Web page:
first street railway car ever built. It was made to carry thirty passengers, ir three compartments. The driver's seat was on the roof, and it had passenger seats on the roof, which were reached by steps at each end of the car. The vehicle has been aptly described as "a cross between an omnibus, a rockaway, and an English railway coach," and had four wheels. This was first run on the road between Prince and Fourteenth streets, on November 26, 1832, carrying the president of the road and the mayor and common council of the city of New York. For this car Mr. Stephenson was awarded a patent. Other orders from the same company soon followed, and before long Mr. Stephenson found his reputation and business so far extended, that he was employed in building passenger cars for railways, as they rapidly increased in number and carrying capacity the country over. The street railway and street railway car, it may be said in passing, is a peculiarly New York product. They were in successful operation in that city for twenty-five years before appearing in any other city of the union, or elsewhere. George Francis Train, in his days of business activity, introduced a street railway into Birkenhead, England, in 1860, and also commenced one in London ; but it bred a riot, and a mob tore up the rails. They are now seen, it is needless to say, in all civilized countries the world over ; and the John Stephenson Company, Limited, manufactures street railway cars for North and South America, for Europe, Asia,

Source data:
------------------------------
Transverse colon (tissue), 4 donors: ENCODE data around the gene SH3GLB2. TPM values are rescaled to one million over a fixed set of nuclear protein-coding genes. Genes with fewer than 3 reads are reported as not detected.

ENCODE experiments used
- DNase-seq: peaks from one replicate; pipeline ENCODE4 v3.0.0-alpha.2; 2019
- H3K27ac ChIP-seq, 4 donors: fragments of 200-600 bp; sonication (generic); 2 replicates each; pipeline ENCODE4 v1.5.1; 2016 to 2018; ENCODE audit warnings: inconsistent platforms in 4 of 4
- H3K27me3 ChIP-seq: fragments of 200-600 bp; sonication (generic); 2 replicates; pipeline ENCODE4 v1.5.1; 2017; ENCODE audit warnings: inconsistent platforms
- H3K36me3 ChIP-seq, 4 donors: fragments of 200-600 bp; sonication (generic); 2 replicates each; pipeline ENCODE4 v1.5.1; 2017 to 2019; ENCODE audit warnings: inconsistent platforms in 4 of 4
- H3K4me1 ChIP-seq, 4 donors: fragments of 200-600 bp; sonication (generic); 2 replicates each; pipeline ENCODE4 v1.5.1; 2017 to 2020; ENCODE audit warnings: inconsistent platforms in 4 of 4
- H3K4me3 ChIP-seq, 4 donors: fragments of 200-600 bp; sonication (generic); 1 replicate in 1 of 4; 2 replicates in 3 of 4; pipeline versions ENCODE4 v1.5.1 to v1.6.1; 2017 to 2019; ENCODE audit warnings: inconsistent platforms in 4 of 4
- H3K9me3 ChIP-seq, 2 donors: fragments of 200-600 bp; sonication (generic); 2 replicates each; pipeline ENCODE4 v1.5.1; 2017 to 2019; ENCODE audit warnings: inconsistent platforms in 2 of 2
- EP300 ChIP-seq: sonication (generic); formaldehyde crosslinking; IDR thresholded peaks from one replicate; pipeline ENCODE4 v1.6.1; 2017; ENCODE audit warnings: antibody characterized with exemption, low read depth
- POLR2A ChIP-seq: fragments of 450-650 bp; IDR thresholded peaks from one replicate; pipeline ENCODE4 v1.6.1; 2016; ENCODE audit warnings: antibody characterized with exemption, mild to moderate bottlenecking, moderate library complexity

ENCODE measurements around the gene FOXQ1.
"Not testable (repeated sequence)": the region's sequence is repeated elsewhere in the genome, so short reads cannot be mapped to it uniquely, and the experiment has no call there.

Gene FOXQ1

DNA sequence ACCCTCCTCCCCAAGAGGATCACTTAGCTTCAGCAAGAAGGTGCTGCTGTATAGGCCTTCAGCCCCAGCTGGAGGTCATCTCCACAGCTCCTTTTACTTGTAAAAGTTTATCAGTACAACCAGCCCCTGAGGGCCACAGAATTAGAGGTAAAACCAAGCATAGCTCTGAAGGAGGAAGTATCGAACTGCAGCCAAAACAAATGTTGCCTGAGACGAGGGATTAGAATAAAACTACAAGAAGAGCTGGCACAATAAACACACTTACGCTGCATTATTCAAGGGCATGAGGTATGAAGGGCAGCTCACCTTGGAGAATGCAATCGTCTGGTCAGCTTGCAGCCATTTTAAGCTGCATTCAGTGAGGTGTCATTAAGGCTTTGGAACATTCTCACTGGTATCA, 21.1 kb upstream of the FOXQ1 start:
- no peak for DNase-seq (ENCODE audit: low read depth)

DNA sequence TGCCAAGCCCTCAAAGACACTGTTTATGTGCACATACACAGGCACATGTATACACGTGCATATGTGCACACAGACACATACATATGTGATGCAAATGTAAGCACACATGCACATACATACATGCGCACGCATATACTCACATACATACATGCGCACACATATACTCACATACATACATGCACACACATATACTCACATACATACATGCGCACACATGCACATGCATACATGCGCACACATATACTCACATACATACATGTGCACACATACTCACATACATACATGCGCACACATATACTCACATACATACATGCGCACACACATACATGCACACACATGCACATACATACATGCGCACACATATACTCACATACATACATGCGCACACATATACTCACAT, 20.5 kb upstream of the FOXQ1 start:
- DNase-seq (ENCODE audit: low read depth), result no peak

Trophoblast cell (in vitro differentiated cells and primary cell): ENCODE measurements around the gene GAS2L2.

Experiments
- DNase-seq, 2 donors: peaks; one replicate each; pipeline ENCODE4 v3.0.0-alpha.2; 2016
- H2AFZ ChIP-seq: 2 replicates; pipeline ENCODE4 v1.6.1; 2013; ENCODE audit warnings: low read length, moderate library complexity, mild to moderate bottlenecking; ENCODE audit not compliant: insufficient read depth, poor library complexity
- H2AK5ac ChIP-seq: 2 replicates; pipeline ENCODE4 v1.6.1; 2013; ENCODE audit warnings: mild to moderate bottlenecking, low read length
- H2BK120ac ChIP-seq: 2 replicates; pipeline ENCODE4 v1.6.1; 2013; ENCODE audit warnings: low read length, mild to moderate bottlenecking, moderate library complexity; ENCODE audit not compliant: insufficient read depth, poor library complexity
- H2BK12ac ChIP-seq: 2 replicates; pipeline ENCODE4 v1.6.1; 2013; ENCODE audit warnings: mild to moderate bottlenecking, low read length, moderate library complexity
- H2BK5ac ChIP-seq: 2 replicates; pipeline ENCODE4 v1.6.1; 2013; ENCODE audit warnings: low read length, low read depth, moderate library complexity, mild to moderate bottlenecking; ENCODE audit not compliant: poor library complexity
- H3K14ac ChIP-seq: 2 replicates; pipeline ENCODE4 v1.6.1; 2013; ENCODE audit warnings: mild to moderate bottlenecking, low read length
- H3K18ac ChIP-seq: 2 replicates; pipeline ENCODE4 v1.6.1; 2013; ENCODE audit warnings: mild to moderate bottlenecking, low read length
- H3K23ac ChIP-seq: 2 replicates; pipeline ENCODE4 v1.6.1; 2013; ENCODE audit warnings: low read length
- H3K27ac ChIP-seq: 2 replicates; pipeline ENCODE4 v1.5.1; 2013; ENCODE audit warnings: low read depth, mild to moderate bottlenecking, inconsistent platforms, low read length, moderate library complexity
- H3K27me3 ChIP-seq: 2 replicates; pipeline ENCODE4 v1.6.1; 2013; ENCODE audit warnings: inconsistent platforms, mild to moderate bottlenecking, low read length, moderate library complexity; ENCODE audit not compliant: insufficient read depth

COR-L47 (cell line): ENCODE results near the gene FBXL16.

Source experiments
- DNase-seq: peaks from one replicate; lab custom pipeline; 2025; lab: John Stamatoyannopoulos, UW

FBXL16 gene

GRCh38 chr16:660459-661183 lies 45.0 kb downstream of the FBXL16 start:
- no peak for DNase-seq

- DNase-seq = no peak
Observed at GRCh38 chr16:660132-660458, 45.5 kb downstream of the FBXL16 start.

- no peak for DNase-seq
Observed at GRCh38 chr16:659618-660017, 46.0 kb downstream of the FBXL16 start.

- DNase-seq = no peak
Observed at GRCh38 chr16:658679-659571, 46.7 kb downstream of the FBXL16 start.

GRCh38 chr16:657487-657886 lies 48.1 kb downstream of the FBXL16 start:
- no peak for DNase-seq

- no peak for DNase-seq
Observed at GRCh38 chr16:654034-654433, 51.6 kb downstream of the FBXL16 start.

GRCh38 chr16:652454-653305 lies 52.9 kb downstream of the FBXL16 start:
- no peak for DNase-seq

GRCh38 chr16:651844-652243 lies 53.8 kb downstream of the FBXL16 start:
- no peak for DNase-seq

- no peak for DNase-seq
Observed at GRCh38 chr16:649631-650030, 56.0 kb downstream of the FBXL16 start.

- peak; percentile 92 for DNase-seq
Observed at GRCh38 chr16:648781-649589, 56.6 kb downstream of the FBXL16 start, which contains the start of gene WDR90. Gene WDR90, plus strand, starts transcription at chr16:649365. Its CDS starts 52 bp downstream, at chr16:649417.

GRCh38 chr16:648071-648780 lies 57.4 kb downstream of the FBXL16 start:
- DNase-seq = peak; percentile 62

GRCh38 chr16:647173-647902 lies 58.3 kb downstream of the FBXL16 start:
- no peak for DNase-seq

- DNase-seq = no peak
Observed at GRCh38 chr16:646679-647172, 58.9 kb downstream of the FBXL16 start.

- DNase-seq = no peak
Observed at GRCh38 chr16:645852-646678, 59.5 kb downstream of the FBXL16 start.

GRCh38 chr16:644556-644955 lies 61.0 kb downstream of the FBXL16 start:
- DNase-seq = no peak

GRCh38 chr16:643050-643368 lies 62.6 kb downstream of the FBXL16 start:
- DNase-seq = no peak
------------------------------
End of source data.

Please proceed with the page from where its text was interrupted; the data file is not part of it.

Africa, Australia, and the isles of the sea. Mr. Stephenson, in company with Mr. Slawson, is the inventor of the onehorse car, which is now in use in many cities. They were first introduced in New Orleans, just at the breaking out of the civil war, but only since the war have they come into use elsewhere in the United States.